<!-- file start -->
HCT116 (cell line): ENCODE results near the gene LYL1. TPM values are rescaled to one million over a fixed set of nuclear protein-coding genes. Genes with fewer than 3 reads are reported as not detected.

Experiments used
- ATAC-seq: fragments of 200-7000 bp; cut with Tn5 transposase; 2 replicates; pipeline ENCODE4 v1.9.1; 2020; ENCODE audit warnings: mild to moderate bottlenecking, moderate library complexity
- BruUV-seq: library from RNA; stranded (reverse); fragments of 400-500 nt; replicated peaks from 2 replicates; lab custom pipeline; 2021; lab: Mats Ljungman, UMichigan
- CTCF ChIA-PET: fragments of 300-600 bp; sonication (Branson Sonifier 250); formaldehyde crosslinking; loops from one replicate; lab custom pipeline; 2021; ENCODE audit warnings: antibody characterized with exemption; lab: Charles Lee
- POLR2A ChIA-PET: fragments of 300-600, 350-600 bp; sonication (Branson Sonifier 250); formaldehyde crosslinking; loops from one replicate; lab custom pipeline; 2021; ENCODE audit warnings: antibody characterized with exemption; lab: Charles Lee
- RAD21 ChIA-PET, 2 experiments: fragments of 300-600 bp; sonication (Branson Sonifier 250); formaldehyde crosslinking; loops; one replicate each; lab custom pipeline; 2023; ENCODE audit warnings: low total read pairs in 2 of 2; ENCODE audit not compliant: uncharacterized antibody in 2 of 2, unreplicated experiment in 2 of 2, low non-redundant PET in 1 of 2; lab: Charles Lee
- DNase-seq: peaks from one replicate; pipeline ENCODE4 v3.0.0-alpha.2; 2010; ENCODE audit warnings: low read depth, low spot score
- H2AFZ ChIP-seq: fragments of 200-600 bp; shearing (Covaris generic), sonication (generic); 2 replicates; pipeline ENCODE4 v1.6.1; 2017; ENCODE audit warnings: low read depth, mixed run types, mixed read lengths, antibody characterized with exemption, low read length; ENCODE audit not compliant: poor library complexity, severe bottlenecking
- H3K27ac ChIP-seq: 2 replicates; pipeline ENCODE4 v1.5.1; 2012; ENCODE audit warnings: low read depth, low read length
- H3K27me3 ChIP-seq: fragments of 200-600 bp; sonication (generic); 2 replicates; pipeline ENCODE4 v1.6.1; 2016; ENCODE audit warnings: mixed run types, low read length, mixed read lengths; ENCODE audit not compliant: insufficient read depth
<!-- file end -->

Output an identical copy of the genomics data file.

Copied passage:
HCT116 (cell line): ENCODE results near the gene LYL1. TPM values are rescaled to one million over a fixed set of nuclear protein-coding genes. Genes with fewer than 3 reads are reported as not detected.

Experiments used
- ATAC-seq: fragments of 200-7000 bp; cut with Tn5 transposase; 2 replicates; pipeline ENCODE4 v1.9.1; 2020; ENCODE audit warnings: mild to moderate bottlenecking, moderate library complexity
- BruUV-seq: library from RNA; stranded (reverse); fragments of 400-500 nt; replicated peaks from 2 replicates; lab custom pipeline; 2021; lab: Mats Ljungman, UMichigan
- CTCF ChIA-PET: fragments of 300-600 bp; sonication (Branson Sonifier 250); formaldehyde crosslinking; loops from one replicate; lab custom pipeline; 2021; ENCODE audit warnings: antibody characterized with exemption; lab: Charles Lee
- POLR2A ChIA-PET: fragments of 300-600, 350-600 bp; sonication (Branson Sonifier 250); formaldehyde crosslinking; loops from one replicate; lab custom pipeline; 2021; ENCODE audit warnings: antibody characterized with exemption; lab: Charles Lee
- RAD21 ChIA-PET, 2 experiments: fragments of 300-600 bp; sonication (Branson Sonifier 250); formaldehyde crosslinking; loops; one replicate each; lab custom pipeline; 2023; ENCODE audit warnings: low total read pairs in 2 of 2; ENCODE audit not compliant: uncharacterized antibody in 2 of 2, unreplicated experiment in 2 of 2, low non-redundant PET in 1 of 2; lab: Charles Lee
- DNase-seq: peaks from one replicate; pipeline ENCODE4 v3.0.0-alpha.2; 2010; ENCODE audit warnings: low read depth, low spot score
- H2AFZ ChIP-seq: fragments of 200-600 bp; shearing (Covaris generic), sonication (generic); 2 replicates; pipeline ENCODE4 v1.6.1; 2017; ENCODE audit warnings: low read depth, mixed run types, mixed read lengths, antibody characterized with exemption, low read length; ENCODE audit not compliant: poor library complexity, severe bottlenecking
- H3K27ac ChIP-seq: 2 replicates; pipeline ENCODE4 v1.5.1; 2012; ENCODE audit warnings: low read depth, low read length
- H3K27me3 ChIP-seq: fragments of 200-600 bp; sonication (generic); 2 replicates; pipeline ENCODE4 v1.6.1; 2016; ENCODE audit warnings: mixed run types, low read length, mixed read lengths; ENCODE audit not compliant: insufficient read depth